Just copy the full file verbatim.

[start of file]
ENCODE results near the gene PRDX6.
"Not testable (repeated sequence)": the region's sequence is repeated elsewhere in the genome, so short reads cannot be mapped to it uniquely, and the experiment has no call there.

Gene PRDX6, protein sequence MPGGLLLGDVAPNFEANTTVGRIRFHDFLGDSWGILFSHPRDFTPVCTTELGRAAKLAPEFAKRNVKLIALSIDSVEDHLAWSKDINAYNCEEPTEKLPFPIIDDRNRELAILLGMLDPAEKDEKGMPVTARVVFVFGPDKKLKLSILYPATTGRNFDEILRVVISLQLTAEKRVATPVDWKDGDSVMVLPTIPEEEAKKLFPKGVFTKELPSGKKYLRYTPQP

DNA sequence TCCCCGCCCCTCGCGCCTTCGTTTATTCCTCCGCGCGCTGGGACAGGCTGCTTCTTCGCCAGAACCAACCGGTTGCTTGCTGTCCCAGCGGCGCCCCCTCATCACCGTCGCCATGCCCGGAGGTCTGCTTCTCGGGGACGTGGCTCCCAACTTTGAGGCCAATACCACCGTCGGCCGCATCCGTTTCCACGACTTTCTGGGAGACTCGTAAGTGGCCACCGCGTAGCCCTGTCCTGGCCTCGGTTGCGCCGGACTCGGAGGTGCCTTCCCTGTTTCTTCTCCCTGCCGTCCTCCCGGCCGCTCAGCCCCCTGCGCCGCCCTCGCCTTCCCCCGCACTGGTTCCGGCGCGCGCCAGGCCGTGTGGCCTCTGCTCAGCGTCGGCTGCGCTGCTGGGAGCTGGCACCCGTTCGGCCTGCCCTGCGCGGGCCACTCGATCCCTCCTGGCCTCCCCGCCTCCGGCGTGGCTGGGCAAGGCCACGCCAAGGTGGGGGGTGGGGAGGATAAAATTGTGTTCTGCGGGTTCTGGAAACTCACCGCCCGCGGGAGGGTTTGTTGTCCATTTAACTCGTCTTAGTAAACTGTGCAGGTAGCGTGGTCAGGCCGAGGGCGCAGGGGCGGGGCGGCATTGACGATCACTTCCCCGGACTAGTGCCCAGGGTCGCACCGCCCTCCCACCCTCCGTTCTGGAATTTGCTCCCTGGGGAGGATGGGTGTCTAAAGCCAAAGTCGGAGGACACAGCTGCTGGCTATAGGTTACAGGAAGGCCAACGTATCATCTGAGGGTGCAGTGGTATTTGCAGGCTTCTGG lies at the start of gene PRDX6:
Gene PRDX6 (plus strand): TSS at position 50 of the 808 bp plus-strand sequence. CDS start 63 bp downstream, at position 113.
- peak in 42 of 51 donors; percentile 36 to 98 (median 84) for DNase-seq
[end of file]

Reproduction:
ENCODE results near the gene PRDX6.
"Not testable (repeated sequence)": the region's sequence is repeated elsewhere in the genome, so short reads cannot be mapped to it uniquely, and the experiment has no call there.

Gene PRDX6, protein sequence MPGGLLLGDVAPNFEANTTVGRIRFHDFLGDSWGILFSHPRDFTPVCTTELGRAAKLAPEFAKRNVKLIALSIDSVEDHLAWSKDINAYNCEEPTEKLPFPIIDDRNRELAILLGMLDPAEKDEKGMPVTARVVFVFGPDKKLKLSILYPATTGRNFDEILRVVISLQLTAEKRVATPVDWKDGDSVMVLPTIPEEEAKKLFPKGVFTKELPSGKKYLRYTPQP

DNA sequence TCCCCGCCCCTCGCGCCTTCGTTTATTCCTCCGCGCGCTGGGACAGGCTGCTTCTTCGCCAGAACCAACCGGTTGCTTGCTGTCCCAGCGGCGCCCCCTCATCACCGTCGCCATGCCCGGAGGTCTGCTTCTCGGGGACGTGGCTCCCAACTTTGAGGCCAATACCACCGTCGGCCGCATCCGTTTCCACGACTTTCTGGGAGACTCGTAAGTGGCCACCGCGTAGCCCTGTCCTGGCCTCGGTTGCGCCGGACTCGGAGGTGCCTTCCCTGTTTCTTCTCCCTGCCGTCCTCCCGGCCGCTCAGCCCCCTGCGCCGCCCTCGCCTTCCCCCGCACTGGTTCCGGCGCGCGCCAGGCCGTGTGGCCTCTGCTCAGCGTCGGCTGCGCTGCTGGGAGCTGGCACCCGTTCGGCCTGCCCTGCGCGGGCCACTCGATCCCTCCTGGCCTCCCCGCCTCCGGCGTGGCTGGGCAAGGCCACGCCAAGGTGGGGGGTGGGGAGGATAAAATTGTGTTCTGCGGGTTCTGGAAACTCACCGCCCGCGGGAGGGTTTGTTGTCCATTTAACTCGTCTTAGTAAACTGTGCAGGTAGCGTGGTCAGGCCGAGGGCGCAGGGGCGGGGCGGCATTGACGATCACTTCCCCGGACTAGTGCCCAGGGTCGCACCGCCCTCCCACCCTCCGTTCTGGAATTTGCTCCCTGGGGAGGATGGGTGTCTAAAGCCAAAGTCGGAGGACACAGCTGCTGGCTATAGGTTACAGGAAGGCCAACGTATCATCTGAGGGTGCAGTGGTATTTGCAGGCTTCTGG lies at the start of gene PRDX6:
Gene PRDX6 (plus strand): TSS at position 50 of the 808 bp plus-strand sequence. CDS start 63 bp downstream, at position 113.
- peak in 42 of 51 donors; percentile 36 to 98 (median 84) for DNase-seq